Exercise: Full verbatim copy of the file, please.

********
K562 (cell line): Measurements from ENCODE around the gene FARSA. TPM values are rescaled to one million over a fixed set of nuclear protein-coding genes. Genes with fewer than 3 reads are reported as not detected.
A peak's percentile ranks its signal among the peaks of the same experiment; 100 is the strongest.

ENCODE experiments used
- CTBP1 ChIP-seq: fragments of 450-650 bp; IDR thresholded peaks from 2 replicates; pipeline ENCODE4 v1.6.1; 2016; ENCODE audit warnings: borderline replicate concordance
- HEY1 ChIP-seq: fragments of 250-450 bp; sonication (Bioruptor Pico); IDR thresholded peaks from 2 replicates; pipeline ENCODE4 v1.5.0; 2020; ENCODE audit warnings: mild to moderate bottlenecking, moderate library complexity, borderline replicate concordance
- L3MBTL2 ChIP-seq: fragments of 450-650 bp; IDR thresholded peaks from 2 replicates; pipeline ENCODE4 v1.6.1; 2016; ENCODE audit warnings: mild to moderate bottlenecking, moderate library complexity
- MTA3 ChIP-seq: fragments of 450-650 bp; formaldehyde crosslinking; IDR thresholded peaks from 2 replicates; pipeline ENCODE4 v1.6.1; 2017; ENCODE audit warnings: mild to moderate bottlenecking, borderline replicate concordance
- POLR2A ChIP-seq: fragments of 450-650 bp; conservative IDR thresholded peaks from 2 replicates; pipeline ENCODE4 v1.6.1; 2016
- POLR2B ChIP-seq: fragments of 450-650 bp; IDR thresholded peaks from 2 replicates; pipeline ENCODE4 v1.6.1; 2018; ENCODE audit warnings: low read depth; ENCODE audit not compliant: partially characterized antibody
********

K562 (cell line): Measurements from ENCODE around the gene FARSA. TPM values are rescaled to one million over a fixed set of nuclear protein-coding genes. Genes with fewer than 3 reads are reported as not detected.
A peak's percentile ranks its signal among the peaks of the same experiment; 100 is the strongest.

ENCODE experiments used
- CTBP1 ChIP-seq: fragments of 450-650 bp; IDR thresholded peaks from 2 replicates; pipeline ENCODE4 v1.6.1; 2016; ENCODE audit warnings: borderline replicate concordance
- HEY1 ChIP-seq: fragments of 250-450 bp; sonication (Bioruptor Pico); IDR thresholded peaks from 2 replicates; pipeline ENCODE4 v1.5.0; 2020; ENCODE audit warnings: mild to moderate bottlenecking, moderate library complexity, borderline replicate concordance
- L3MBTL2 ChIP-seq: fragments of 450-650 bp; IDR thresholded peaks from 2 replicates; pipeline ENCODE4 v1.6.1; 2016; ENCODE audit warnings: mild to moderate bottlenecking, moderate library complexity
- MTA3 ChIP-seq: fragments of 450-650 bp; formaldehyde crosslinking; IDR thresholded peaks from 2 replicates; pipeline ENCODE4 v1.6.1; 2017; ENCODE audit warnings: mild to moderate bottlenecking, borderline replicate concordance
- POLR2A ChIP-seq: fragments of 450-650 bp; conservative IDR thresholded peaks from 2 replicates; pipeline ENCODE4 v1.6.1; 2016
- POLR2B ChIP-seq: fragments of 450-650 bp; IDR thresholded peaks from 2 replicates; pipeline ENCODE4 v1.6.1; 2018; ENCODE audit warnings: low read depth; ENCODE audit not compliant: partially characterized antibody